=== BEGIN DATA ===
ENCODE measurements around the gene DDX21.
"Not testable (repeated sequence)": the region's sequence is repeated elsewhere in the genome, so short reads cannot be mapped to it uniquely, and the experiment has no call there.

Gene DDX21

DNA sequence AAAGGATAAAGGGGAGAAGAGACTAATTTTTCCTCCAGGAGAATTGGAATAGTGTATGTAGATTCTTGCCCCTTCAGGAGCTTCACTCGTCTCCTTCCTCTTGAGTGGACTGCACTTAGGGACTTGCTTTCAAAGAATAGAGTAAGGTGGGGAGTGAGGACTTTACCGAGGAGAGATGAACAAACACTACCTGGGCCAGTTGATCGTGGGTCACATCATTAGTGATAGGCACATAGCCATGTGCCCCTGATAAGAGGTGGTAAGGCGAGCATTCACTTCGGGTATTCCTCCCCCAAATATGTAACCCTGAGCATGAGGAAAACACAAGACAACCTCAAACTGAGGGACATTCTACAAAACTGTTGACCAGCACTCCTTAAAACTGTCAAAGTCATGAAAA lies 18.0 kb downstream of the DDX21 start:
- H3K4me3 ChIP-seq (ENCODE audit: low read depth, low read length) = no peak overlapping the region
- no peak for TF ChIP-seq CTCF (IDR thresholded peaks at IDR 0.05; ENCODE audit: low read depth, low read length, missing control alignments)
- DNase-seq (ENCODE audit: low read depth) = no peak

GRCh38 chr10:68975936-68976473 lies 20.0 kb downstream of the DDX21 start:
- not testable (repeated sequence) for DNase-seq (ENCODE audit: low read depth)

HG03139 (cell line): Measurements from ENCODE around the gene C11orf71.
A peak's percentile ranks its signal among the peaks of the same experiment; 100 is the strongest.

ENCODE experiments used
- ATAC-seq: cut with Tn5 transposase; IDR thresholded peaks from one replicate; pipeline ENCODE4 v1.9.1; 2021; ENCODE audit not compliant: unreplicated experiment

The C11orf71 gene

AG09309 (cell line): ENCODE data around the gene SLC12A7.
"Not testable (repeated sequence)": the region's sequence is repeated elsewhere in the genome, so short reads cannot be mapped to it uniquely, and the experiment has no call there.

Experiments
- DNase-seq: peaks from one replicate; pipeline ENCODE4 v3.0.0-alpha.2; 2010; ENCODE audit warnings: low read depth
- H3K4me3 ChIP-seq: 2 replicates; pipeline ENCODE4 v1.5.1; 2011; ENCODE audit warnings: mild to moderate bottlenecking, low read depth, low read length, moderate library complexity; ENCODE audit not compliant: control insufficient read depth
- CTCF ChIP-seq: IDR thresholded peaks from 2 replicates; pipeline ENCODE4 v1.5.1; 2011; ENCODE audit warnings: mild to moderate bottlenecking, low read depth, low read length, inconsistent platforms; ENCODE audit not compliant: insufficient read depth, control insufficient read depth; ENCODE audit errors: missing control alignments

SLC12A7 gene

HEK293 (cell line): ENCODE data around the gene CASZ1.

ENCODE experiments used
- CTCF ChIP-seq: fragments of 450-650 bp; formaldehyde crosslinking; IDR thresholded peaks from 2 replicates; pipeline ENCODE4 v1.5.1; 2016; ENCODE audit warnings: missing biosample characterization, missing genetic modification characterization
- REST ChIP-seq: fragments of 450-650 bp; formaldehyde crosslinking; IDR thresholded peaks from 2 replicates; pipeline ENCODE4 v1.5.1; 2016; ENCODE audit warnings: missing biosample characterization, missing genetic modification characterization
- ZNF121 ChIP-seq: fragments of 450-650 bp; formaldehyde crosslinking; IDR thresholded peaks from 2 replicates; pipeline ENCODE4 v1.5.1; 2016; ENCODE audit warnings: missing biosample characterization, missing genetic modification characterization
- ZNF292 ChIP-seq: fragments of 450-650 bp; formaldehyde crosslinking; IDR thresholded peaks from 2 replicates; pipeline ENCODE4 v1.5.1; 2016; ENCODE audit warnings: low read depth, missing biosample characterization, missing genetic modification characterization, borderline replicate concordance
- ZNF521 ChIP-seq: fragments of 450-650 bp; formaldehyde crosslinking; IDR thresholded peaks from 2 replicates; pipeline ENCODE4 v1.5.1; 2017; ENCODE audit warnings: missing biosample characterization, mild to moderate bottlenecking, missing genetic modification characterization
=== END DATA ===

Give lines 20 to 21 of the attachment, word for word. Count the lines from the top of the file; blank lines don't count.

- CTCF ChIP-seq: IDR thresholded peaks from 2 replicates; pipeline ENCODE4 v1.5.1; 2011; ENCODE audit warnings: mild to moderate bottlenecking, low read depth, low read length, inconsistent platforms; ENCODE audit not compliant: insufficient read depth, control insufficient read depth; ENCODE audit errors: missing control alignments

SLC12A7 gene